House Ways and Means Chair Trey Lamar, R-Senatobia, said if legislators look at reducing or eliminating the income tax this session, they should also explore reducing the 7% sales tax on groceries.

“I don’t understand why we have to be 50th in that,” he said, referring to Mississippi having the highest state-imposed sales tax on groceries. A few states that allow local governments to impose an additional sales tax on top of the state levy, such as Alabama, have a higher tax on food in some local jurisdictions, but no state has a higher statewide sales tax on groceries.

In November, Gov. Tate Reeves proposed phasing out the income tax over a multiple year period. In the past, House Speaker Philip Gunn, Lamar and other House leaders also have endorsed reducing or eliminating the income tax. But Lamar said recently as his committee looks at the income tax issue this year it should include an in-depth look at the tax structure.

“We want this to be a bipartisan effort,” Lamar said. Many Democrats have long championed eliminating the grocery tax.

The 7% tax on food generates between $267 million and $315 million annually for the state. Lamar, who chairs the powerful House committee that handles tax and revenue legislation, said that reducing or eliminating the income tax and the sales tax on food would require some type of shift to another tax or source of revenue to generate funds for the state.

“Whatever we do, I do not want to do harm to the state budget,” he said. In addition, Lamar said he wants his committee to work on the issue this session, but he acknowledged it may take more than a year to complete the process.

Lamar’s counterpart, Senate Finance Chair Josh Harkins, R-Flowood, also said he will study the issue of the income tax cut this session.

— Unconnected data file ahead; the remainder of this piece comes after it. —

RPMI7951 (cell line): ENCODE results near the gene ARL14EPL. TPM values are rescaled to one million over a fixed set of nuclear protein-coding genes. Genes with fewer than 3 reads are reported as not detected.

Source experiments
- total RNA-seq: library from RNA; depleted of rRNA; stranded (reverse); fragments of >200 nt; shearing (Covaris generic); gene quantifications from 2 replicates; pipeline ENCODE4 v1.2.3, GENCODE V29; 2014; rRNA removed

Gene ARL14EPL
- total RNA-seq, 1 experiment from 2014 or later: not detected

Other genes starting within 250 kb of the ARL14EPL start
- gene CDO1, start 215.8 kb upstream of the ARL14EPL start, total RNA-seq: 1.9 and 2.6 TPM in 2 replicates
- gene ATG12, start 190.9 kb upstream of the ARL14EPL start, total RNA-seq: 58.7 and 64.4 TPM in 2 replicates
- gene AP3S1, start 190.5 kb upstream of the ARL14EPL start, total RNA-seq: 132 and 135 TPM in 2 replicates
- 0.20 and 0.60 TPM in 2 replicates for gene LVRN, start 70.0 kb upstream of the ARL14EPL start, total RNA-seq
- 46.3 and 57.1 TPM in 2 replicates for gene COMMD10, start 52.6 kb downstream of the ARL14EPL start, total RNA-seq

“We need to take a deep dive into fiscal policy and take a look at what we can to do to be more competitive,” he said. But Harkins added legislators need “to be responsible” to ensure that tax cuts do not put the state in a financial bind.

“I tell people part of fiscal conservatism is fiscal responsibility. We have to be careful how we do it if we do it,” he said when asked specifically about cutting the income tax.

Under the current tax structure, a family of four earning $80,000 would owe $2,489 in state income taxes.

The income tax generates about $1.9 billion in revenue and accounts for about one-third of the total general fund revenue. In 2016, the Legislature passed and then-Gov. Phil Bryant signed into law a massive tax cut that will reduce revenue to the general fund by an estimated $416 million annually in today’s dollars by fiscal year 2028. Part of that tax cut was the phase out of the 3% personal income tax bracket.

For years, Mississippi has placed a 3% tax on the first $5,000 of taxable income, 4% on the next $5,000 and 5% on taxable income over $10,000. The legislation passed in 2016 began the phase out of the 3% bracket starting in fiscal year 2019. That phase out will conclude in 2022 and result in a reduction to the general fund of about $150 million, according to the Department of Revenue.

Reeves wants to continue that phase out to completely remove the income tax. He and others argue it would promote economic growth and even attract new residents to the state.

Others dispute that argument and say history does not bear out the fact that the growth will occur. And many say the income tax should not be reduced or eliminated while Mississippi – the poorest state in the nation – levies the highest tax in the nation on food.

Plus, Lamar said, reducing or eliminating the food tax would benefit everyone.

“Republicans have to eat. We all have to eat,” he said.

Creative Commons License

Republish our articles for free, online or in print, under a Creative Commons license.

Take our 2023 reader survey

Bobby Harrison, Mississippi Today’s senior capitol reporter, covers politics, government and the Mississippi State Legislature. He also writes a weekly news analysis which is co-published in newspapers statewide. A native of Laurel, Bobby joined our team June 2018 after working for the North Mississippi Daily Journal in Tupelo since 1984. He is president of the Mississippi Capitol Press Corps Association and works with the Mississippi State University Stennis Institute to organize press luncheons. Bobby has a bachelor's in American Studies from the University of Southern Mississippi and has received multiple awards from the Mississippi Press Association, including the Bill Minor Best Investigative/In-depth Reporting and Best Commentary Column.